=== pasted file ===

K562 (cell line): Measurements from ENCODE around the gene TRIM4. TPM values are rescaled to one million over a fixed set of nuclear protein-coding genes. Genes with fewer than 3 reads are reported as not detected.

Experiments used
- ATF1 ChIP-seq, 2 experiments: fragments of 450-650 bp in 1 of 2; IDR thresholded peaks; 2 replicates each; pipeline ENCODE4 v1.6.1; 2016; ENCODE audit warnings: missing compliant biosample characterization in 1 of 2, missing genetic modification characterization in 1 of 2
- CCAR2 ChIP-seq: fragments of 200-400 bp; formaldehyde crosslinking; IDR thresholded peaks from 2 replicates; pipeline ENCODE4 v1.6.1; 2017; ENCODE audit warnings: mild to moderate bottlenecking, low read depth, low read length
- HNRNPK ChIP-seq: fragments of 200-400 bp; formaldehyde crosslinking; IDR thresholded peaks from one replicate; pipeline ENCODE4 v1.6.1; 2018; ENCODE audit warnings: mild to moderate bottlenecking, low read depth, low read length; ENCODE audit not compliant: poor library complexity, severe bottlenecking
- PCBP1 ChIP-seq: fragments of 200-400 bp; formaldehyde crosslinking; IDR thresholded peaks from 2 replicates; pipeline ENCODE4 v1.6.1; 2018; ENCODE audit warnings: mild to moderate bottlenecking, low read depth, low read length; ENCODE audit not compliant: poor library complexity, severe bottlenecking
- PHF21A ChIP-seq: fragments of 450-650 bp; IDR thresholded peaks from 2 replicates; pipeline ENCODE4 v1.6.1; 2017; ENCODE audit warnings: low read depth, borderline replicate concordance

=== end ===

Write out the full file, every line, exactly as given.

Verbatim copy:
K562 (cell line): Measurements from ENCODE around the gene TRIM4. TPM values are rescaled to one million over a fixed set of nuclear protein-coding genes. Genes with fewer than 3 reads are reported as not detected.

Experiments used
- ATF1 ChIP-seq, 2 experiments: fragments of 450-650 bp in 1 of 2; IDR thresholded peaks; 2 replicates each; pipeline ENCODE4 v1.6.1; 2016; ENCODE audit warnings: missing compliant biosample characterization in 1 of 2, missing genetic modification characterization in 1 of 2
- CCAR2 ChIP-seq: fragments of 200-400 bp; formaldehyde crosslinking; IDR thresholded peaks from 2 replicates; pipeline ENCODE4 v1.6.1; 2017; ENCODE audit warnings: mild to moderate bottlenecking, low read depth, low read length
- HNRNPK ChIP-seq: fragments of 200-400 bp; formaldehyde crosslinking; IDR thresholded peaks from one replicate; pipeline ENCODE4 v1.6.1; 2018; ENCODE audit warnings: mild to moderate bottlenecking, low read depth, low read length; ENCODE audit not compliant: poor library complexity, severe bottlenecking
- PCBP1 ChIP-seq: fragments of 200-400 bp; formaldehyde crosslinking; IDR thresholded peaks from 2 replicates; pipeline ENCODE4 v1.6.1; 2018; ENCODE audit warnings: mild to moderate bottlenecking, low read depth, low read length; ENCODE audit not compliant: poor library complexity, severe bottlenecking
- PHF21A ChIP-seq: fragments of 450-650 bp; IDR thresholded peaks from 2 replicates; pipeline ENCODE4 v1.6.1; 2017; ENCODE audit warnings: low read depth, borderline replicate concordance